Changing wireless network paradigms are driving a shift in the architecture of base stations from traditional macrocells to distributed base stations and toward the growing use of small cell base stations (for more information, click here). The primary drivers for this transition, according to ABI Research, are the increasing data traffic demand and the opex/capex cost savings inherent in small-cell equipment installations.
The group says operators initially will deploy small-cell equipment as fill-ins on the pico- and microcell layers, but they quickly will transition to deploying them as a fundamental part of a network rollout.
“In fact, the number of LTE small cells sold (127,000) will surpass the number of LTE macrocells, forecast at 113,000, as early as 2014,” it notes. “However, LTE base-station revenues will continue to be dominated by macro base-station revenue with small-cell revenue of $1.09 billion, representing only 5.2 percent of the total revenue of $20.86 billion in 2014 and growing to $4.44 billion (23.9 percent) of the total $18.60 billion LTE base station market by 2016.”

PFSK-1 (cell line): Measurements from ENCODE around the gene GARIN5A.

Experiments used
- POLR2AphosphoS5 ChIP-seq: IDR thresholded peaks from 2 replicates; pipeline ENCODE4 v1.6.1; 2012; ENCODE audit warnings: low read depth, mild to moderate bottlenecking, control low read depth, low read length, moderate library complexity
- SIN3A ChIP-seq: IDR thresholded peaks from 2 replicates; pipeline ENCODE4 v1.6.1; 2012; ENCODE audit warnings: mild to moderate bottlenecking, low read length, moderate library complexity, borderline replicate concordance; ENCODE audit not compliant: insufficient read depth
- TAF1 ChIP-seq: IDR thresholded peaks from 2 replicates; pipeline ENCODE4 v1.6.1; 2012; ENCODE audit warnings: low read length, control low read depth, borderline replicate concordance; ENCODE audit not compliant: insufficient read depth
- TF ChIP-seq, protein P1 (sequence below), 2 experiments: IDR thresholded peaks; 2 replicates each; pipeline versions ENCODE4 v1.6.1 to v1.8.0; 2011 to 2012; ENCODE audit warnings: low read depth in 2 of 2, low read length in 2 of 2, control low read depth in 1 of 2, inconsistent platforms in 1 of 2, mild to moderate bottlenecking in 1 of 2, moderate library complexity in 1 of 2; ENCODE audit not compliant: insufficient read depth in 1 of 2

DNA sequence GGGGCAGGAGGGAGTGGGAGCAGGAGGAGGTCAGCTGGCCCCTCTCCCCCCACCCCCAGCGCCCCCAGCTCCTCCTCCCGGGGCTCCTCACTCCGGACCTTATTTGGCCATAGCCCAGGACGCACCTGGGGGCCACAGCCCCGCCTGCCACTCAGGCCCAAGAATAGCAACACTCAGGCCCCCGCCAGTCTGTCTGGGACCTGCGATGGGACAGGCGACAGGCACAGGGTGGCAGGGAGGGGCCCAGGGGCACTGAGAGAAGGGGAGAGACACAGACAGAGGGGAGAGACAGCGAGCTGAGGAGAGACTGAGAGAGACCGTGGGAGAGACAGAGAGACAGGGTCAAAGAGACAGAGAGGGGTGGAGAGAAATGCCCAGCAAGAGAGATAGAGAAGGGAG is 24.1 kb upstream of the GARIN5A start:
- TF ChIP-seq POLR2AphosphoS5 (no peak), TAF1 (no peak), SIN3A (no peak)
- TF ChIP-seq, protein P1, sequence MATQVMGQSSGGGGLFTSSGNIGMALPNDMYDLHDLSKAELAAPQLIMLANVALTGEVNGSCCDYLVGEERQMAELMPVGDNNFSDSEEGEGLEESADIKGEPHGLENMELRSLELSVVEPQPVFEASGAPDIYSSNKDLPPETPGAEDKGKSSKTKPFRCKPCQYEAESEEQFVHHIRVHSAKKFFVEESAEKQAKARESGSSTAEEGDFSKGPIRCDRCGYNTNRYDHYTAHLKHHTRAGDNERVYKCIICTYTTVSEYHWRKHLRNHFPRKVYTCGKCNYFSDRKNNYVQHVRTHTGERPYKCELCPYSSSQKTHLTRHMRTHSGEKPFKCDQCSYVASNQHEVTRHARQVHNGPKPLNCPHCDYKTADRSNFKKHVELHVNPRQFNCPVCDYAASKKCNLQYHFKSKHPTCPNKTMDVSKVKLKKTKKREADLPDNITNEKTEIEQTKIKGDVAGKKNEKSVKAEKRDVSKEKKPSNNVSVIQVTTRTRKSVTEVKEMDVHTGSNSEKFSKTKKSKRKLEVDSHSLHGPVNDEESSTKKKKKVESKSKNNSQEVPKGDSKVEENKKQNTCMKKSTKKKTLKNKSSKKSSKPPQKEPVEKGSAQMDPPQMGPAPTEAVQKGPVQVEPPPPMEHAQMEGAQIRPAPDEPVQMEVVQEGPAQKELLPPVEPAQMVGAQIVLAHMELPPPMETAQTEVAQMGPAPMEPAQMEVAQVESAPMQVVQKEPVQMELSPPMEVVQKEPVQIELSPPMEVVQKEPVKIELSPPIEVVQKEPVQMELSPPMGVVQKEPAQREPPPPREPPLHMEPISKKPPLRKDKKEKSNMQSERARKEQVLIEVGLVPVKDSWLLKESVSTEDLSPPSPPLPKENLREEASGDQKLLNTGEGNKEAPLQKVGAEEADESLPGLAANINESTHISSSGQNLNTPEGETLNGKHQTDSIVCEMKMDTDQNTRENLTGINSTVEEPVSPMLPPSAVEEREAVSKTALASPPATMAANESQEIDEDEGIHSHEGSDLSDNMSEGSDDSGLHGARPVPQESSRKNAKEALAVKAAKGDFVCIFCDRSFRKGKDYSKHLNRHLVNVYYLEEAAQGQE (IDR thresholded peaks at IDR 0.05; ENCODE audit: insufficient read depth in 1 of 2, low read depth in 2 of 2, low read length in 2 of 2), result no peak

Nick Marshall, principal analyst/Networks, comments, “This mobile broadband-driven data storm is stretching traditional macrocell network capacity to the limit and driving the move to heterogeneous networks.”
In addition, semiconductor suppliers are positioning themselves to participate in this market, with TI, Freescale, Cavium, Mindspeed and DesignArt among the manufacturers offering new “base-station-on-a-chip” SoCs.
“These base-station baseband SoCs are among the most complex ICs on the market today, and they raise the bar in terms of complexity,” Marshall adds.